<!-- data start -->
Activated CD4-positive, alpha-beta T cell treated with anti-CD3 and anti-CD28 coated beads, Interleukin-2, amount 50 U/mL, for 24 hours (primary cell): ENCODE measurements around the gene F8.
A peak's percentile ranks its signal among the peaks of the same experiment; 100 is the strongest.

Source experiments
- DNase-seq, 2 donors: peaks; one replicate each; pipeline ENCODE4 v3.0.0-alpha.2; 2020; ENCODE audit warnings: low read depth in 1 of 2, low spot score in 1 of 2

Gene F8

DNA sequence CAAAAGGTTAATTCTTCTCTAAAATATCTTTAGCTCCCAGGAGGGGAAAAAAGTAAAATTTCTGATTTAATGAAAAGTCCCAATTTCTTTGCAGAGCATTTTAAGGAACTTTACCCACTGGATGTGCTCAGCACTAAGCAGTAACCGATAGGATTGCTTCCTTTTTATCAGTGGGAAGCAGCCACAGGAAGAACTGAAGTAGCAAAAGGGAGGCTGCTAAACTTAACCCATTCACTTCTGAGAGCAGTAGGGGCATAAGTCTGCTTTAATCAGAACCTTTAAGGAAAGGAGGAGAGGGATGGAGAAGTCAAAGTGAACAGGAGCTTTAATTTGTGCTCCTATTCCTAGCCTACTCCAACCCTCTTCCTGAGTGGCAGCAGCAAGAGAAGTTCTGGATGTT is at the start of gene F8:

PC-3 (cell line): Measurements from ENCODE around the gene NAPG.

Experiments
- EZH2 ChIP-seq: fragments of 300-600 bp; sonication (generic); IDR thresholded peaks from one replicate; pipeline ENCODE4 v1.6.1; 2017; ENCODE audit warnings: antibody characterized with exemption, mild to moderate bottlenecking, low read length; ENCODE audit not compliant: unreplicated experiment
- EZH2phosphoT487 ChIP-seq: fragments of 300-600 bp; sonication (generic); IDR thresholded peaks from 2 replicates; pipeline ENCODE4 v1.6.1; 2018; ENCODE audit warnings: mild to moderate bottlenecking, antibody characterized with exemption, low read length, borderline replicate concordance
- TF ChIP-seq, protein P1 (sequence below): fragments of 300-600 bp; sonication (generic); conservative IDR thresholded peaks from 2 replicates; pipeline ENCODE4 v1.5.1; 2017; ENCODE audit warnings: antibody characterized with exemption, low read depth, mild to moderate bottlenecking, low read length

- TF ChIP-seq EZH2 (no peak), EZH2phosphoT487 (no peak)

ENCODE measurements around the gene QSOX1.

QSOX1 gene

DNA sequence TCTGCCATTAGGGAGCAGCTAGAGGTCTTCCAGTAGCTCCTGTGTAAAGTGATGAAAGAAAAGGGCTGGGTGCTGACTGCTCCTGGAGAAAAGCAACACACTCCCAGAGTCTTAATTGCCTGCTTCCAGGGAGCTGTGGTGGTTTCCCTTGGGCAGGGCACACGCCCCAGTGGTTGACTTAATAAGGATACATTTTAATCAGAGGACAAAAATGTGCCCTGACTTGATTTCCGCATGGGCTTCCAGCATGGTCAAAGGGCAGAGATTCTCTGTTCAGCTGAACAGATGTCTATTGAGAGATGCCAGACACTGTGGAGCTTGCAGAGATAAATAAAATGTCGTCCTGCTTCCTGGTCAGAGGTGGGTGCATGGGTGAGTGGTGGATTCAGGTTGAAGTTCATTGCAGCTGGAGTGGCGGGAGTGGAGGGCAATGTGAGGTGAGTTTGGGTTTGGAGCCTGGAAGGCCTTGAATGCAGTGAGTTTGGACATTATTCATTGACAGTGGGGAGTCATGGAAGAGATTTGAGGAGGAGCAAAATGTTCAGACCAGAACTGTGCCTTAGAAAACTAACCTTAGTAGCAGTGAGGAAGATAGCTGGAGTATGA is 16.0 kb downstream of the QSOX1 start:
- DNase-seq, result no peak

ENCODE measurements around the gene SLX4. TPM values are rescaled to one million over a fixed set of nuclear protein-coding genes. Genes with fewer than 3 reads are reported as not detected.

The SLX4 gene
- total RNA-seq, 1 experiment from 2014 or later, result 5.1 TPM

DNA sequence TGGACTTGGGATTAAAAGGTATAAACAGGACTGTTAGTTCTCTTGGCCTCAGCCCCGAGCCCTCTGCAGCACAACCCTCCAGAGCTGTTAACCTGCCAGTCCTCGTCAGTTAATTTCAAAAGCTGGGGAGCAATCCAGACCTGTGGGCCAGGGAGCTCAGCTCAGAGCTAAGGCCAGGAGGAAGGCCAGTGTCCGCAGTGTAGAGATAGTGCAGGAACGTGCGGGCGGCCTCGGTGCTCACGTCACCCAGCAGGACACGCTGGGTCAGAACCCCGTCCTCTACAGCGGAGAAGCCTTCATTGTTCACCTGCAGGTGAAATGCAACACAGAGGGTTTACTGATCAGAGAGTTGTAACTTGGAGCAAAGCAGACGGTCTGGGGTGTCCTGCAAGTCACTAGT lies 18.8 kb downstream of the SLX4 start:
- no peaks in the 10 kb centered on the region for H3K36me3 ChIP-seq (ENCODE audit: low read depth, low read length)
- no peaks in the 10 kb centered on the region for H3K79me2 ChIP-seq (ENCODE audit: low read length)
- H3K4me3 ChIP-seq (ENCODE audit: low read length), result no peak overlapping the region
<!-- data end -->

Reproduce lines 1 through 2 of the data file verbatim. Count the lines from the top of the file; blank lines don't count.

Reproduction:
Activated CD4-positive, alpha-beta T cell treated with anti-CD3 and anti-CD28 coated beads, Interleukin-2, amount 50 U/mL, for 24 hours (primary cell): ENCODE measurements around the gene F8.
A peak's percentile ranks its signal among the peaks of the same experiment; 100 is the strongest.